Robert Colls in Spiked:
On 27 September 1938 Eileen Blair wrote to her sister-in-law Marjorie Dakin saying that her husband George Orwell (Eric Blair) was waiting to hear ‘what he calls the voice of the people’, which ‘he thinks might stop the war’. Right up to the declaration of war a year later and even after that, Orwell went on hoping that the people would speak so that war might be avoided. In fact, the British people came to the decision that war was unavoidable a year before Orwell and at least six months before its outbreak. Living in Marrakesh, the Blairs were clearly out of touch. While George was writing a pacifistic novel in his shirtsleeves, Eileen was expressing her horror at the Dakin family’s struggles to build an air-raid shelter. ‘It’s fantastic and horrifying that you may all be trying on gas masks at this moment.’ Eileen went on to refer to her husband’s belief in the people as a streak of ‘extraordinary political simplicity’ in him, but where else was he to look? Churchill was no political simpleton and he, too, was trying to find the people in this moment of danger. In the event, once the fighting started in earnest, in a bear-pit called the House of Commons, the people found him.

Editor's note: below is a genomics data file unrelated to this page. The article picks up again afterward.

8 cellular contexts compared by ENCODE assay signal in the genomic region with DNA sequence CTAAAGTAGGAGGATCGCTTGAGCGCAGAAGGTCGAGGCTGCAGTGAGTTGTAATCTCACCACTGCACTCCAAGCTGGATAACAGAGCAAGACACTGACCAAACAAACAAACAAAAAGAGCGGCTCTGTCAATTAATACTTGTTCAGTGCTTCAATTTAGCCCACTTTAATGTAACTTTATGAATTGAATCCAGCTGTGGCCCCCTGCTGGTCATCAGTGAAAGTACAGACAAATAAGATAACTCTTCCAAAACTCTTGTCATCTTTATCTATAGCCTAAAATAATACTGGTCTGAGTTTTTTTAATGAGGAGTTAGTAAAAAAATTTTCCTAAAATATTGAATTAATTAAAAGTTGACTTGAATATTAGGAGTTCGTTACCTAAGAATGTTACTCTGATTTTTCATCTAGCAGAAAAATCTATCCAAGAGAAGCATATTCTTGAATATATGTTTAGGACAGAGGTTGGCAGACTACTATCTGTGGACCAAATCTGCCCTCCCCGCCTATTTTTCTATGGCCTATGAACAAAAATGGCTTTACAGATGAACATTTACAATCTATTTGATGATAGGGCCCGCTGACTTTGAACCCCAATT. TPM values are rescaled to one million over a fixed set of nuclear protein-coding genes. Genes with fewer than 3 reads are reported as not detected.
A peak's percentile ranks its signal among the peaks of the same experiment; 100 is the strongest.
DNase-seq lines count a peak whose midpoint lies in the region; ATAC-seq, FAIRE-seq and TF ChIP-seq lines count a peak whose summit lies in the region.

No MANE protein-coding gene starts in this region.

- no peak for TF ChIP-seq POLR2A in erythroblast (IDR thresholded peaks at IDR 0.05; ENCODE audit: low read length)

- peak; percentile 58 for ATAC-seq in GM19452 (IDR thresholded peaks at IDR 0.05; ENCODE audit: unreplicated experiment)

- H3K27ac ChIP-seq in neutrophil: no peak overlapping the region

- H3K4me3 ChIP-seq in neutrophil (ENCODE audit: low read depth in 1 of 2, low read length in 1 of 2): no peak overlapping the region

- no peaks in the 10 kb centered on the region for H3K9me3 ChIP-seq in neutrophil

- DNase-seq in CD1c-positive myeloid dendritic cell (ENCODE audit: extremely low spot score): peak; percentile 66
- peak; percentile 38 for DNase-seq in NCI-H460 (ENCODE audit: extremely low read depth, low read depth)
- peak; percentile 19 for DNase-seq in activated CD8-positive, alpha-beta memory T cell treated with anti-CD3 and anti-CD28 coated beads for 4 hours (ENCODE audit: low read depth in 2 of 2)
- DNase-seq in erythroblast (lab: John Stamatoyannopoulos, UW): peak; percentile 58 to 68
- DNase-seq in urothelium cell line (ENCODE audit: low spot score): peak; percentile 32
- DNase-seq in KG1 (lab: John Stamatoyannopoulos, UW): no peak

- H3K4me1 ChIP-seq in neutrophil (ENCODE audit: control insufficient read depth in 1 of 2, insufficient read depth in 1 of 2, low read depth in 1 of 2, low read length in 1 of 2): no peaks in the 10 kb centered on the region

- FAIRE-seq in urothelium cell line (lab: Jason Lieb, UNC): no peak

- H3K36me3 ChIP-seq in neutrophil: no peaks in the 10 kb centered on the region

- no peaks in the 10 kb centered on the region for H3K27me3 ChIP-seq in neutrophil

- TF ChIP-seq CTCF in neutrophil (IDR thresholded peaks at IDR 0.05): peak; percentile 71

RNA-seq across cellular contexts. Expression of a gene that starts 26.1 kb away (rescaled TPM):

All Orwell’s writing can be seen as an attempt to listen. This often meant putting his ear to places, Wigan for example, he never really knew. He did know, however, that whole peoples could be misrepresented by their rulers. His first politics had been against the British Empire. Later, he would write about his prep school as a master class in deception. He saw the Soviet Union in the same light and, as everyone knows, Nineteen Eighty-Four is about the systematic misrepresentation of people to the point of extinction.
In 1940, Orwell stopped worrying about peace and waded into the fight. A spate of unashamed celebrations of Englishness followed, including ‘The Art of Donald McGill’ (1940); ‘Boys’ Weeklies’ (1940); ‘My Country Right or Left’ (1940); essays on Dickens (1940), Kipling (1942), and Wodehouse (1945); The Lion and the Unicorn(1941); a composite, The English People, written in 1943 but not published until 1947; Animal Farm (1945), and an essay on liberty, ‘Politics and the English Language’ (1946). His critics might call this propaganda but he would have called it turning up the volume. Born in an age when only the toffs spoke for England, Orwell devoted his life to giving the people their voice and between them, they worked it out. That is what great writers do. They resonate and keep on resonating with those who follow. Orwell stands now as England’s most favoured way of talking about itself.